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Time for a new hedge

It’s that time of the year when the box stores (and even some grocers) all ship in large quantities of cedar trees. Big quantities usually mean cheap prices, which is part of the reason we buy lots! Another big reason is that in the early spring, we can usually see more of our neighbours then we’d like because the trees and shrubs haven’t leafed out yet. Before you rush out to the store to stock up on your privacy hedges, there are a few things you need to consider first.

Cedars are pyramidal, which means that they are thick at the bottom and skinny on top. If you need privacy from your neighbours, it is usually at eye level…not at the ground where these trees are the thickest. Most homeowners forget that simple fact and plant a row of cedars hoping that their hedge will grow fast. Unfortunately, a cedar only grows between 4 and 6”s a year in our neighbourhoods. This means that the average 6’ cedar needs 10 years to really create a thick privacy hedge at eye level.

“Don’t forget that when you are picking up cedars at the store, they are going to be even shorter in the ground because of the height of the pot”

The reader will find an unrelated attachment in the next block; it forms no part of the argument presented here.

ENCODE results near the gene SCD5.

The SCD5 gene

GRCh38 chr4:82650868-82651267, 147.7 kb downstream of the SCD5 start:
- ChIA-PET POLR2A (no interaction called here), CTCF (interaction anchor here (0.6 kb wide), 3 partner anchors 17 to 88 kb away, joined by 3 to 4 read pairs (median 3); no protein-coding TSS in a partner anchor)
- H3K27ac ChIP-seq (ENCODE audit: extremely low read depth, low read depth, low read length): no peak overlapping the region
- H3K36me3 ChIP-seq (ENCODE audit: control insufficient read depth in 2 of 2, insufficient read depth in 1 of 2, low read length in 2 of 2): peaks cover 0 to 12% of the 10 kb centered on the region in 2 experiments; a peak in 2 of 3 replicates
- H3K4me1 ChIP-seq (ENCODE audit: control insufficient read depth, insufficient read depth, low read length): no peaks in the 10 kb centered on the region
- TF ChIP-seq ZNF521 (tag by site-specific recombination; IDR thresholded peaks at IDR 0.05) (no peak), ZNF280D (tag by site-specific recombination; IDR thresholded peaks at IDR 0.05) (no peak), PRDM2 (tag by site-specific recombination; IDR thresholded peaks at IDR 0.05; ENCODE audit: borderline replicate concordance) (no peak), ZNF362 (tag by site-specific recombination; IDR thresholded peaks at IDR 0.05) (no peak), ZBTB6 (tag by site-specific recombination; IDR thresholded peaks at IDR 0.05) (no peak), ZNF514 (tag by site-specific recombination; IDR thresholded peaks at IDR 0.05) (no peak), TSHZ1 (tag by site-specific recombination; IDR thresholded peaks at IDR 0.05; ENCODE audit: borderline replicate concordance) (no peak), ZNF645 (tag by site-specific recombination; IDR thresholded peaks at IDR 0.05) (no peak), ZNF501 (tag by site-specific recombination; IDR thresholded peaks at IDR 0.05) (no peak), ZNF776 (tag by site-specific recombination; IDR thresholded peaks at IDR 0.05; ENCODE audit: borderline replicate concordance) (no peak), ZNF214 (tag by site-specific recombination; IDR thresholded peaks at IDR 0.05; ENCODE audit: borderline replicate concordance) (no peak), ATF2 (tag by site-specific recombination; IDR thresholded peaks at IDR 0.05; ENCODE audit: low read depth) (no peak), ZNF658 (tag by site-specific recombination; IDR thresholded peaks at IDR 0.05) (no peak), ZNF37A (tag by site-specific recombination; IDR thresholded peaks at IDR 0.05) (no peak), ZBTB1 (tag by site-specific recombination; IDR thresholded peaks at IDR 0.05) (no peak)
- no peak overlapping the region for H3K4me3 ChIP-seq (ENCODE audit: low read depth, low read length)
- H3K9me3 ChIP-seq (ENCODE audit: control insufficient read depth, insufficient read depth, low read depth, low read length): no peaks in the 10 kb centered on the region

Another important point about the pyramidal shape of cedar trees is that the bottom branches need sunlight to stay green. The image of a perfectly trimmed-square cedar hedge just isn’t a reality for most of us. Any branches that are not getting at least 4-6 hours of sunlight a day will turn brown and die off. Trimming your hedge sides so that they are flat means that you are creating more shade on the lower branches from the upper ones. You also need to consider both sides of the tree. If you are planting a tree close to the house or the fence, will always mean that one side is going to die off. It’s a pet peeve of mine when you can see that dead side of the tree when you are standing at someone’s front door.

Finally, those cedars that you are panting this year are going to need some care in the fall. You need to plan on wrapping those trees in burlap for the first three winters. The cedars need that long to establish enough root growth so that they can survive the season changes in our Canadian climate. If you decide to skip this part, you may be okay for the first year (or even the second) but it never fails…one tree in the middle of the row will die and then you have to plant a smaller one to fill the gap.

I am a fan of using cedars for privacy, but mix in a few trees like Aspen into the row to add extra privacy where you really need it. Adding a few trees also takes away from visual wall that a cedar hedge creates in the yard!

 

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